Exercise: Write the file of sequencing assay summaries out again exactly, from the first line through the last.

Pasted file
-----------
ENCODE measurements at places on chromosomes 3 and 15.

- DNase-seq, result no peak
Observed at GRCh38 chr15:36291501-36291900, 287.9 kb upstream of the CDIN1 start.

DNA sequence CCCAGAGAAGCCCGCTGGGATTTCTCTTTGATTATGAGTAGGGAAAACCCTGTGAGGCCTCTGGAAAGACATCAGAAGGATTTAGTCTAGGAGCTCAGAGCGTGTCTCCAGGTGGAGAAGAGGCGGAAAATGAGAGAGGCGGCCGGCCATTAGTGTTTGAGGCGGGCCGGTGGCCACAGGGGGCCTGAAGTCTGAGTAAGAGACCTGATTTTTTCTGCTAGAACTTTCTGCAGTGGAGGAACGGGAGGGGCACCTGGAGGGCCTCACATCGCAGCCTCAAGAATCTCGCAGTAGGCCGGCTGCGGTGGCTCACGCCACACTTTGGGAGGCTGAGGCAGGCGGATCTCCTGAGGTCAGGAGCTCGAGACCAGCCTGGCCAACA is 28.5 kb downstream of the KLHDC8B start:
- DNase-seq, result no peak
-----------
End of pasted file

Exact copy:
ENCODE measurements at places on chromosomes 3 and 15.

- DNase-seq, result no peak
Observed at GRCh38 chr15:36291501-36291900, 287.9 kb upstream of the CDIN1 start.

DNA sequence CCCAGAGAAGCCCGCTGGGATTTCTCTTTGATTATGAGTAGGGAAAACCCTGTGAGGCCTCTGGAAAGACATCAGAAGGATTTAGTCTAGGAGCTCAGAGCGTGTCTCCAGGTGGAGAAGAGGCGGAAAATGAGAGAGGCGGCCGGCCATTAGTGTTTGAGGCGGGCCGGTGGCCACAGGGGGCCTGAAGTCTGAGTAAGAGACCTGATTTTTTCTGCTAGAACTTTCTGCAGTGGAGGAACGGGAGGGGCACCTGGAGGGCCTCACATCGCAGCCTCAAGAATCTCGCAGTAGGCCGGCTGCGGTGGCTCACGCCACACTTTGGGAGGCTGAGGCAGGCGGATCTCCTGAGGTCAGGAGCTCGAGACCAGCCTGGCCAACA is 28.5 kb downstream of the KLHDC8B start:
- DNase-seq, result no peak